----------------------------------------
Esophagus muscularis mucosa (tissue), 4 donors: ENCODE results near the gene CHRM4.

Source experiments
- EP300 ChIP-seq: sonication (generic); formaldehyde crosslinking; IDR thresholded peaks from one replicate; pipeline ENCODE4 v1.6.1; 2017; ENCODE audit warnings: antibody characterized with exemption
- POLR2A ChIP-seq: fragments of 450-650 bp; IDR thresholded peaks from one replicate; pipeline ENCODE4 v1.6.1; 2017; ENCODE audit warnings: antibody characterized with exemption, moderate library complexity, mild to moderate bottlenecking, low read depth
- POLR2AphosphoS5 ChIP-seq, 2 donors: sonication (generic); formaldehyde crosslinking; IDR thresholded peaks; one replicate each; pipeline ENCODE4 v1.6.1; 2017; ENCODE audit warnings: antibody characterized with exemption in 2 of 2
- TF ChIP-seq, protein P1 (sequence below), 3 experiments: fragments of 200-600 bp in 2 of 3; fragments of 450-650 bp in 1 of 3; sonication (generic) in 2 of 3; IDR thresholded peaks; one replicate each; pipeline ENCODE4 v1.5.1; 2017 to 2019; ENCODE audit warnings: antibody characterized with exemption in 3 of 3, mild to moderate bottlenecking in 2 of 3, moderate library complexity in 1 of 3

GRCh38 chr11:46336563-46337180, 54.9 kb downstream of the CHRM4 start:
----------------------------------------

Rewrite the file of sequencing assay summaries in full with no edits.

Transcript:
Esophagus muscularis mucosa (tissue), 4 donors: ENCODE results near the gene CHRM4.

Source experiments
- EP300 ChIP-seq: sonication (generic); formaldehyde crosslinking; IDR thresholded peaks from one replicate; pipeline ENCODE4 v1.6.1; 2017; ENCODE audit warnings: antibody characterized with exemption
- POLR2A ChIP-seq: fragments of 450-650 bp; IDR thresholded peaks from one replicate; pipeline ENCODE4 v1.6.1; 2017; ENCODE audit warnings: antibody characterized with exemption, moderate library complexity, mild to moderate bottlenecking, low read depth
- POLR2AphosphoS5 ChIP-seq, 2 donors: sonication (generic); formaldehyde crosslinking; IDR thresholded peaks; one replicate each; pipeline ENCODE4 v1.6.1; 2017; ENCODE audit warnings: antibody characterized with exemption in 2 of 2
- TF ChIP-seq, protein P1 (sequence below), 3 experiments: fragments of 200-600 bp in 2 of 3; fragments of 450-650 bp in 1 of 3; sonication (generic) in 2 of 3; IDR thresholded peaks; one replicate each; pipeline ENCODE4 v1.5.1; 2017 to 2019; ENCODE audit warnings: antibody characterized with exemption in 3 of 3, mild to moderate bottlenecking in 2 of 3, moderate library complexity in 1 of 3

GRCh38 chr11:46336563-46337180, 54.9 kb downstream of the CHRM4 start: